The album makes exquisite use of strings and orchestra, but does suffer slightly from an overall sameness in tempo and tenor. Wainwright, however, often gets it right, and when he does his songs really soar. He's only 30, Want One is unusually solid and his future seems assuredly bright.

Leona Naess: Leona Naess.

Leona Naess' Leona Naess
Leona Naess' dad is Diana Ross' ex-husband, but don't let that scare you.

Naess' self-titled third album is smart, breezy pop that imparts lyrical depth along with subtle hooks made of piano and guitar.

"He's Gone" and "Home" sound like an insanely catchy pair of hits, while "Calling," "Dues to Pay" and "Yes, It's Called Desire" give the 11-song disc some songwriterly grist.

While Naess' previous recordings have their moments ("New York Baby" from Comatised, the 2000 debut, is especially worthwhile), she's found a high-water mark in 2003. Not yet 30, Naess is an intriguing songwriting singer who also holds serious promise.

Shelby Lynne: Identity Crisis.

Shelby Lynne's Identity Crisis
The tough, tragic, well-documented story of the Moorer sisters is that Shelby Lynne and Allison were teen-agers when they watched their music-minded father kill their mother, then turn the gun on himself.

That would be enough to make a basket case – or a country singer – out of anyone.

Shelby and Allison both took the country route. These days Allison sings with Kid Rock, while Shelby branches into pop, jazz, blues, rock, roots, swing and then some.

Lynne's ninth disc, Identity Crisis, is better than 2000's stilted and over-praised I Am Shelby Lynne. In other words, anyone who liked the latter is likely to love the former. "Telephone," "10 Rocks," "If I Were Smart," "I'm Alive" and "Lonesome" are diverse and addictive, while the standout, "Gotta Be Better," contains a breathless vocal passage that almost tickles.

Overall, Identity Crisis displays a relaxed, authentic intensity that goes beyond country and on into the realm of popular song. It's like stumbling into some out-of-the-way roadhouse and finding a crackerjack local band with big-city flair.

Judith Owen: Twelve Arrows.

Judith Owen's Twelve Arrows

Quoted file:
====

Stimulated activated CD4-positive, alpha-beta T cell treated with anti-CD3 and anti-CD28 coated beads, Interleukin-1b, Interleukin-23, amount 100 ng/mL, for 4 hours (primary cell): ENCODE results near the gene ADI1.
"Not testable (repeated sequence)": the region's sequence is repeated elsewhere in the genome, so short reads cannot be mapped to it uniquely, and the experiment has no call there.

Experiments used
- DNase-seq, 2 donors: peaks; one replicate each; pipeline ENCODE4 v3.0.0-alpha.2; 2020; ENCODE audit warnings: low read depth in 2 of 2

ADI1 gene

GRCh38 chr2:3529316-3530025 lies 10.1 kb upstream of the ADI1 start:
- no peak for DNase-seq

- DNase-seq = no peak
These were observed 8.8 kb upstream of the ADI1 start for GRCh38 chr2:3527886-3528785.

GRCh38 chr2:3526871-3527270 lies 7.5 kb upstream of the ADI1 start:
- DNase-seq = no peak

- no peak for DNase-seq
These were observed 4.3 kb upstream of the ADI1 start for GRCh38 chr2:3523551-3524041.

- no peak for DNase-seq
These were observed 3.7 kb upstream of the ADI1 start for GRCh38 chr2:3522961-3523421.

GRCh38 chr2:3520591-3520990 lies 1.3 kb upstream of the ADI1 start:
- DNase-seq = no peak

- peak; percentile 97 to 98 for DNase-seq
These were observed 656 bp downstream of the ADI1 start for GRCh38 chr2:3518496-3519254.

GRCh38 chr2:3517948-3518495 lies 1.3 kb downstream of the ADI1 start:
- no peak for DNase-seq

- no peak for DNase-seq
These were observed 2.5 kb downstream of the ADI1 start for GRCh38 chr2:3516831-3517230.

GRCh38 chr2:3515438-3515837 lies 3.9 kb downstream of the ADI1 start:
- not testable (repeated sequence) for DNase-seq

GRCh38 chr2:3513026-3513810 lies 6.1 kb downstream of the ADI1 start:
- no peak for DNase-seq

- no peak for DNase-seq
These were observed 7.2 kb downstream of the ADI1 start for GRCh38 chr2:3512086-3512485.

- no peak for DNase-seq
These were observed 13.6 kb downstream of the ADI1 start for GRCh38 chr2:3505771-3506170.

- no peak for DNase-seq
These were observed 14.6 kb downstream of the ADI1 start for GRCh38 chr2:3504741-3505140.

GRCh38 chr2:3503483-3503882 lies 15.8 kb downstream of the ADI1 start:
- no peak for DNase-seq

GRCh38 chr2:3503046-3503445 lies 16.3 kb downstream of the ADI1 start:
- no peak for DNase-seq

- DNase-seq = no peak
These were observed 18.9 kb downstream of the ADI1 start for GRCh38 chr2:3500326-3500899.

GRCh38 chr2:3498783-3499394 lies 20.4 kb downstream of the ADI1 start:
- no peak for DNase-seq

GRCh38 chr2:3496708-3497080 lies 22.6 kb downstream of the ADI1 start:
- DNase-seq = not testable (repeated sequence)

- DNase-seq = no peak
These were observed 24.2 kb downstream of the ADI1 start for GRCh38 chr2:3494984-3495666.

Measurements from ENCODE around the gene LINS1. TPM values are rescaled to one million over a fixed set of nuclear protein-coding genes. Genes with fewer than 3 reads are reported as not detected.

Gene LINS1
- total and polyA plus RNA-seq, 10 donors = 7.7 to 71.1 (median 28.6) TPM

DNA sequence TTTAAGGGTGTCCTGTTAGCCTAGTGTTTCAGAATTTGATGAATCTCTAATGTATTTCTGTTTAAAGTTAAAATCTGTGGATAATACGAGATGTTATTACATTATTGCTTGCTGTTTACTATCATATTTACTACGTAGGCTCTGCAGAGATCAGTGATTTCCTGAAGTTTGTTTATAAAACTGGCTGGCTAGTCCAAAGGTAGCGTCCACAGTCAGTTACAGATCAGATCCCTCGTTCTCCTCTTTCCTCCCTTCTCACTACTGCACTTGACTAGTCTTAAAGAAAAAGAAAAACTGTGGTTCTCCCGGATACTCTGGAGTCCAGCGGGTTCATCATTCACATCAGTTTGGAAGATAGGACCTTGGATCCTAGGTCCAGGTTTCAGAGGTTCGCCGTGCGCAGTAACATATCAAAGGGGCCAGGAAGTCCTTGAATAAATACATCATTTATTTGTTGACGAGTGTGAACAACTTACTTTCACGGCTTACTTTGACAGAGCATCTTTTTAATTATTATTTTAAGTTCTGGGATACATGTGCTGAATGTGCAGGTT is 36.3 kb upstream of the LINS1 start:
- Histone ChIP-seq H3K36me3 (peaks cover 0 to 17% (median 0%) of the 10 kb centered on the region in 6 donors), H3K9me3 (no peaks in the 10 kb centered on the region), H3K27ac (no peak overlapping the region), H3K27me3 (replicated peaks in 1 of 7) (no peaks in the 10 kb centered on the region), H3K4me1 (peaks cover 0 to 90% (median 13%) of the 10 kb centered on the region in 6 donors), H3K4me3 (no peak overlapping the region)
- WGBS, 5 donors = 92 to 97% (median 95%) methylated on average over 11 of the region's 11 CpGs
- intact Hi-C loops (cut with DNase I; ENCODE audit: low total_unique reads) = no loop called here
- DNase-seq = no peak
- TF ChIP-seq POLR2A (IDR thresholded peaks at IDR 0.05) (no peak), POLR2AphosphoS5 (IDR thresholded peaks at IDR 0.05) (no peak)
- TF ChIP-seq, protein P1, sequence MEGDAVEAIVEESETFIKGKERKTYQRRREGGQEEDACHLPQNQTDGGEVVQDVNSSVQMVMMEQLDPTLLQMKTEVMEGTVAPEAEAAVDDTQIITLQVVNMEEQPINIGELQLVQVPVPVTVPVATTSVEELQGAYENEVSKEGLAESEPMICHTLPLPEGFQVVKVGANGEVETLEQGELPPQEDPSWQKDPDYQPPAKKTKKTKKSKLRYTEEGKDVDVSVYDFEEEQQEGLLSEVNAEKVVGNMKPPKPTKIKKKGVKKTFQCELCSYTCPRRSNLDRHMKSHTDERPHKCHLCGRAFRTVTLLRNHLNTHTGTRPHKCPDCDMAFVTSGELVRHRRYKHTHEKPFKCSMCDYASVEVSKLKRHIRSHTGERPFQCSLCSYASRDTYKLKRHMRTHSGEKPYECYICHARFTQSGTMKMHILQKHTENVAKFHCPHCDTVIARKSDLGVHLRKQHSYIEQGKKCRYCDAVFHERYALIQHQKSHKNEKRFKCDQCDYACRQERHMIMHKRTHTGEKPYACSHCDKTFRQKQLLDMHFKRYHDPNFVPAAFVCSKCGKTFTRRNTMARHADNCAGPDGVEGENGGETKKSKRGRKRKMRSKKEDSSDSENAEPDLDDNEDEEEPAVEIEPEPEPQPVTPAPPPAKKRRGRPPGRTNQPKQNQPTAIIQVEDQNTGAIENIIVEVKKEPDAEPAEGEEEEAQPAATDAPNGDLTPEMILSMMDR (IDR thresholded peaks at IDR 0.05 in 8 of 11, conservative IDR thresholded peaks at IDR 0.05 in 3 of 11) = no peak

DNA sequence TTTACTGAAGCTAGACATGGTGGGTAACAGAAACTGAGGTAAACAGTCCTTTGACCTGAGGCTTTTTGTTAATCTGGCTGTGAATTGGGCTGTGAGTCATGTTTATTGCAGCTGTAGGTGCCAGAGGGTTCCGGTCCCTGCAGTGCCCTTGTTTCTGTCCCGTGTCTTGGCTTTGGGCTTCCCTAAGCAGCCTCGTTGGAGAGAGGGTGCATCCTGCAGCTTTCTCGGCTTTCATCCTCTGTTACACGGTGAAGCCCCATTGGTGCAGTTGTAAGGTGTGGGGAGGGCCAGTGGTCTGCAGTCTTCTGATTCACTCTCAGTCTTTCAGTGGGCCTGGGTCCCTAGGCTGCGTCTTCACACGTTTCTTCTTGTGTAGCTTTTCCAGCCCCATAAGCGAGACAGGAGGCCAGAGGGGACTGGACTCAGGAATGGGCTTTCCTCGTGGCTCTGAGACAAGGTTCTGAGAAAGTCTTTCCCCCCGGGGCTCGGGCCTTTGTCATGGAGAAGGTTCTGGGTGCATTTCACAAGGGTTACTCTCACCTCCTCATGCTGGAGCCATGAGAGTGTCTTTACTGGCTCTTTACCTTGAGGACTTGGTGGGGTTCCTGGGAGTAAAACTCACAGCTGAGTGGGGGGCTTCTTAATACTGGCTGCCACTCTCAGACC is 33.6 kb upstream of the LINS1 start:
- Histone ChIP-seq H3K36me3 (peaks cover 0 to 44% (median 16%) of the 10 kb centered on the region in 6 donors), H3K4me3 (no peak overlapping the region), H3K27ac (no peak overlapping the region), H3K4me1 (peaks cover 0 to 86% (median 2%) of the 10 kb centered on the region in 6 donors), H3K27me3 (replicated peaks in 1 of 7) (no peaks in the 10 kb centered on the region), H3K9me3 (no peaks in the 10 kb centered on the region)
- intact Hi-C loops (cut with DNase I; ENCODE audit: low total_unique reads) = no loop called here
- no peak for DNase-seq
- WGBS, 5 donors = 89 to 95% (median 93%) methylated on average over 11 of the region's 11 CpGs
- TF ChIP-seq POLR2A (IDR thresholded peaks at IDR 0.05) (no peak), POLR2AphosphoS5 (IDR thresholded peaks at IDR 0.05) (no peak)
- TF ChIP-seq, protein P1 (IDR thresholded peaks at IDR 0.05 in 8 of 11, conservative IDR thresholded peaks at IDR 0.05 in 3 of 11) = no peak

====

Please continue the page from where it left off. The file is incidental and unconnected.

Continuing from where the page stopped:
Judith Owen's husband is bass-playing actor Harry Shearer, storied star of "This is Spinal Tap," "A Mighty Wind," "Waiting for Guffman" and more. A relaxed and smiling Shearer even filled in as Owen's bassist for a pair of October Portland shows.

And, except for widespread popularity, Owen seems to have it all: eloquent songs, expressive piano, gorgeous voice, spirited restraint. Her cheeky British charm provides uproarious between-song stories that give vivid context to the mature subject matter of the songs.

But even without the context, Owen's recent album is an apt reflection of her adept affinity for words and music. Remove the overwrought duet with Julia Fordham and Twelve Arrows starts out with an elegant six-song study in pop, gospel and several variations of barrelhouse jazz.

"Walking the Dog," "You're Not Here Anymore" and "Some Arrows Go In Deep" are unusually fine, while "Poseidon," the album-ending duet with Richard Thompson, recalls the pure beauty of traditional Welsh folk.

If further testament is needed, Dave Frishberg, Portland's patriarch of songwriting and jazz piano, took in one of the local shows. Clearly, although Owen might be a little short on listeners (fewer than 100 attended the two Portland shows), she has plenty to say.

But maybe it all goes to show what happens to the ones with the high-profile kin. Because sometimes even the best voices get lost in the din.

E-mail Mark at andersonenterprises@hotmail.com, and see more tripewriter.